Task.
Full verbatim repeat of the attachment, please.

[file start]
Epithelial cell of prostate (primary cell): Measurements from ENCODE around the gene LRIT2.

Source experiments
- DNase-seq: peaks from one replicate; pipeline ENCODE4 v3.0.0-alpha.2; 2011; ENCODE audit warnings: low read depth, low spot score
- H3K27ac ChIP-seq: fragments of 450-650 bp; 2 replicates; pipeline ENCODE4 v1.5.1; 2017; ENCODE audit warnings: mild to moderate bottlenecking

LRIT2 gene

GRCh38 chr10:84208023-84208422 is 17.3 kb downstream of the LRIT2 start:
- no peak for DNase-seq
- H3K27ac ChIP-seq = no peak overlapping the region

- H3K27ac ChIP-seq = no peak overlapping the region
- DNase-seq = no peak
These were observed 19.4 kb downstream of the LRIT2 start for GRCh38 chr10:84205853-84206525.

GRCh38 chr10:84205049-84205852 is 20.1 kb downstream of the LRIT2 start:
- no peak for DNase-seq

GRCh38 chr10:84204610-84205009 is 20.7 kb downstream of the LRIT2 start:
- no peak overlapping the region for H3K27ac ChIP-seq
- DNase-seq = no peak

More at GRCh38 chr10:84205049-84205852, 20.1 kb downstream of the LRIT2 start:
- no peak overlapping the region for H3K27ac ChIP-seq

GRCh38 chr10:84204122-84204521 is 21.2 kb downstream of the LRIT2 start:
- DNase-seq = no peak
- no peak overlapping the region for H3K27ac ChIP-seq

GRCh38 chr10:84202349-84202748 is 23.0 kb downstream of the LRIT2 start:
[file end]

Epithelial cell of prostate (primary cell): Measurements from ENCODE around the gene LRIT2.

Source experiments
- DNase-seq: peaks from one replicate; pipeline ENCODE4 v3.0.0-alpha.2; 2011; ENCODE audit warnings: low read depth, low spot score
- H3K27ac ChIP-seq: fragments of 450-650 bp; 2 replicates; pipeline ENCODE4 v1.5.1; 2017; ENCODE audit warnings: mild to moderate bottlenecking

LRIT2 gene

GRCh38 chr10:84208023-84208422 is 17.3 kb downstream of the LRIT2 start:
- no peak for DNase-seq
- H3K27ac ChIP-seq = no peak overlapping the region

- H3K27ac ChIP-seq = no peak overlapping the region
- DNase-seq = no peak
These were observed 19.4 kb downstream of the LRIT2 start for GRCh38 chr10:84205853-84206525.

GRCh38 chr10:84205049-84205852 is 20.1 kb downstream of the LRIT2 start:
- no peak for DNase-seq

GRCh38 chr10:84204610-84205009 is 20.7 kb downstream of the LRIT2 start:
- no peak overlapping the region for H3K27ac ChIP-seq
- DNase-seq = no peak

More at GRCh38 chr10:84205049-84205852, 20.1 kb downstream of the LRIT2 start:
- no peak overlapping the region for H3K27ac ChIP-seq

GRCh38 chr10:84204122-84204521 is 21.2 kb downstream of the LRIT2 start:
- DNase-seq = no peak
- no peak overlapping the region for H3K27ac ChIP-seq

GRCh38 chr10:84202349-84202748 is 23.0 kb downstream of the LRIT2 start: